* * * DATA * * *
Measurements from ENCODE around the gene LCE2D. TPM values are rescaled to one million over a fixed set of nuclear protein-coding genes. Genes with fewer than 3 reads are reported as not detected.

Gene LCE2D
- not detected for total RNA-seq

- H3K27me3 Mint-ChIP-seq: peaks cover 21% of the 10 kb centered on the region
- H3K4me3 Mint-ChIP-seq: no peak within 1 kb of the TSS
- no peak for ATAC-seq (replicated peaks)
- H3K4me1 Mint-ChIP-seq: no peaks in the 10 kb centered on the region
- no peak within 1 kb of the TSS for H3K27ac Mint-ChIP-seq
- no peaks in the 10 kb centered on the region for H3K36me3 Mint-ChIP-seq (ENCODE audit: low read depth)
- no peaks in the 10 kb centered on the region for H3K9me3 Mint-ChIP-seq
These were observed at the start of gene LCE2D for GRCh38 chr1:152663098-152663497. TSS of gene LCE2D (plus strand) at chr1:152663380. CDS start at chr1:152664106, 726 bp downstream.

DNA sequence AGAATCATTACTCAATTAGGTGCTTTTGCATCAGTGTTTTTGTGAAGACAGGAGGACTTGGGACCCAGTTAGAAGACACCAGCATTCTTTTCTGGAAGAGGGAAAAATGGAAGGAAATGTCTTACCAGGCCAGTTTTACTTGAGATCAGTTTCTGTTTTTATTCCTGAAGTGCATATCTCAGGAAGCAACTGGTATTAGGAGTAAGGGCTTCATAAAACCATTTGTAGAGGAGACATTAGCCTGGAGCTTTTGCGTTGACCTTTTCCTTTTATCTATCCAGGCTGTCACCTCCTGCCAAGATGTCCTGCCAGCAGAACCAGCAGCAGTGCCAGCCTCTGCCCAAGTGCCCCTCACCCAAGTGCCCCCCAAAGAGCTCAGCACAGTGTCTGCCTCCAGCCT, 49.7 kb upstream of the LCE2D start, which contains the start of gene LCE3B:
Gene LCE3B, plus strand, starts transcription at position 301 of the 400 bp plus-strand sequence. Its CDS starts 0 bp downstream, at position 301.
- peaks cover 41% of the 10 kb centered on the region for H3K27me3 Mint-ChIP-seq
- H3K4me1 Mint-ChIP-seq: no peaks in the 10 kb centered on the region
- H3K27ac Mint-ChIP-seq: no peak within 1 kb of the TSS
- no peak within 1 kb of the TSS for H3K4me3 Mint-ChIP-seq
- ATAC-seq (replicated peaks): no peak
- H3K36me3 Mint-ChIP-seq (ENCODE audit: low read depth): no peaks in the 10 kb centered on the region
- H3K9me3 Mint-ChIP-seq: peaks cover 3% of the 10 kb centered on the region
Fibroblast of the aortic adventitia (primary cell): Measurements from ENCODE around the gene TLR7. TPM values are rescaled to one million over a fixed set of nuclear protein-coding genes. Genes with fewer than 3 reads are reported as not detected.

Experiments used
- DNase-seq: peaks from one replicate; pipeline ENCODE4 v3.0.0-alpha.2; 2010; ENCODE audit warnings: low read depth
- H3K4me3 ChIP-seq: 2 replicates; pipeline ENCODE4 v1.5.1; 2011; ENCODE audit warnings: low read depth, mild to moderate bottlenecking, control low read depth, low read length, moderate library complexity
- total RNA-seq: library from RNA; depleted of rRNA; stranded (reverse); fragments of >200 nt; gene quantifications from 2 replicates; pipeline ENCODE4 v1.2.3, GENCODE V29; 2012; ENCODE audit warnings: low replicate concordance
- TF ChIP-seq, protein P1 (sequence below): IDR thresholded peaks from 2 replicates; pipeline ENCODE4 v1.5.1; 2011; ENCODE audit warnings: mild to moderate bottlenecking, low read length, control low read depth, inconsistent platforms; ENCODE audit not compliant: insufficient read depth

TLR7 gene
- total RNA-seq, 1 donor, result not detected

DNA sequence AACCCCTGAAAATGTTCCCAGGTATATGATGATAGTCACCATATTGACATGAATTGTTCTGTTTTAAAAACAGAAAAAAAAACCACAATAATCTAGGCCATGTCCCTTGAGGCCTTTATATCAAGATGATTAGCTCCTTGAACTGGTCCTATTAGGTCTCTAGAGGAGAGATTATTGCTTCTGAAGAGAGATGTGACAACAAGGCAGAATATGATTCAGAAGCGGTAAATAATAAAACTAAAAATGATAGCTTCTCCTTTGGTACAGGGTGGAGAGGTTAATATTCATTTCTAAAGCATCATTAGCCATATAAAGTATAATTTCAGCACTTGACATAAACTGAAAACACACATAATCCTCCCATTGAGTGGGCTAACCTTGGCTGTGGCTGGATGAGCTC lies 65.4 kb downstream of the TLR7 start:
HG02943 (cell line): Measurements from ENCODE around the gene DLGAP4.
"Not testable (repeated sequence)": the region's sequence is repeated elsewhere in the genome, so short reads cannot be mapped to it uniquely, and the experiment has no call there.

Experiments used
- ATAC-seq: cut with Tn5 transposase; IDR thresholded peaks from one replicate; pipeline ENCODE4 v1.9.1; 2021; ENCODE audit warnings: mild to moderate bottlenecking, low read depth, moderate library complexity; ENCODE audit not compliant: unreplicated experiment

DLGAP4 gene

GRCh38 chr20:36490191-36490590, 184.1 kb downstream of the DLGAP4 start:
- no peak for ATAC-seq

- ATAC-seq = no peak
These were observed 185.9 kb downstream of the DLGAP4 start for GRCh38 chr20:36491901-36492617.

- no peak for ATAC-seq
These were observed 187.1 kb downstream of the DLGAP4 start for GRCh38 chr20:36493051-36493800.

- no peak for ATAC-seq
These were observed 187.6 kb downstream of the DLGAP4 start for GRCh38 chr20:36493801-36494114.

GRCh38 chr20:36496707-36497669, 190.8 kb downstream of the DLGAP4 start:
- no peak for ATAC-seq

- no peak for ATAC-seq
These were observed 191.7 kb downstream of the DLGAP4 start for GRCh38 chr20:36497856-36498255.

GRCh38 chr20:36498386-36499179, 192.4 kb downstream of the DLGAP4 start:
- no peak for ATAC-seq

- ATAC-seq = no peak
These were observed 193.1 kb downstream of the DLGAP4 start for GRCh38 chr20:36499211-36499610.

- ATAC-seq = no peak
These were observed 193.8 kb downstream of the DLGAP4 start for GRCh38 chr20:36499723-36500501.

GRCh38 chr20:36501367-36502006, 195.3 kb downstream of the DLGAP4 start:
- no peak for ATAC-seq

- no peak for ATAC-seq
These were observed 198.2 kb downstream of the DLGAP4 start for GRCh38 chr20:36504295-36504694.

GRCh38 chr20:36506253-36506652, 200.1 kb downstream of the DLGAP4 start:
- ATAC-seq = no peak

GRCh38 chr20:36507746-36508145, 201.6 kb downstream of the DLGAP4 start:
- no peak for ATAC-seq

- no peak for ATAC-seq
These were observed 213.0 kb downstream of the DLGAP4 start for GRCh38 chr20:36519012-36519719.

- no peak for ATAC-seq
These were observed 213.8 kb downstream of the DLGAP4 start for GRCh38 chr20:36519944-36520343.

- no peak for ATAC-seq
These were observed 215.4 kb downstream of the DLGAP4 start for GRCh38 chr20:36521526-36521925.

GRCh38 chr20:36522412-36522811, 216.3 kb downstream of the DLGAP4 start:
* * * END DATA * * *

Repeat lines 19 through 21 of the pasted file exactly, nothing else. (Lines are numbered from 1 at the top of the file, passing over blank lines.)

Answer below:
- H3K36me3 Mint-ChIP-seq (ENCODE audit: low read depth): no peaks in the 10 kb centered on the region
- H3K9me3 Mint-ChIP-seq: peaks cover 3% of the 10 kb centered on the region
Fibroblast of the aortic adventitia (primary cell): Measurements from ENCODE around the gene TLR7. TPM values are rescaled to one million over a fixed set of nuclear protein-coding genes. Genes with fewer than 3 reads are reported as not detected.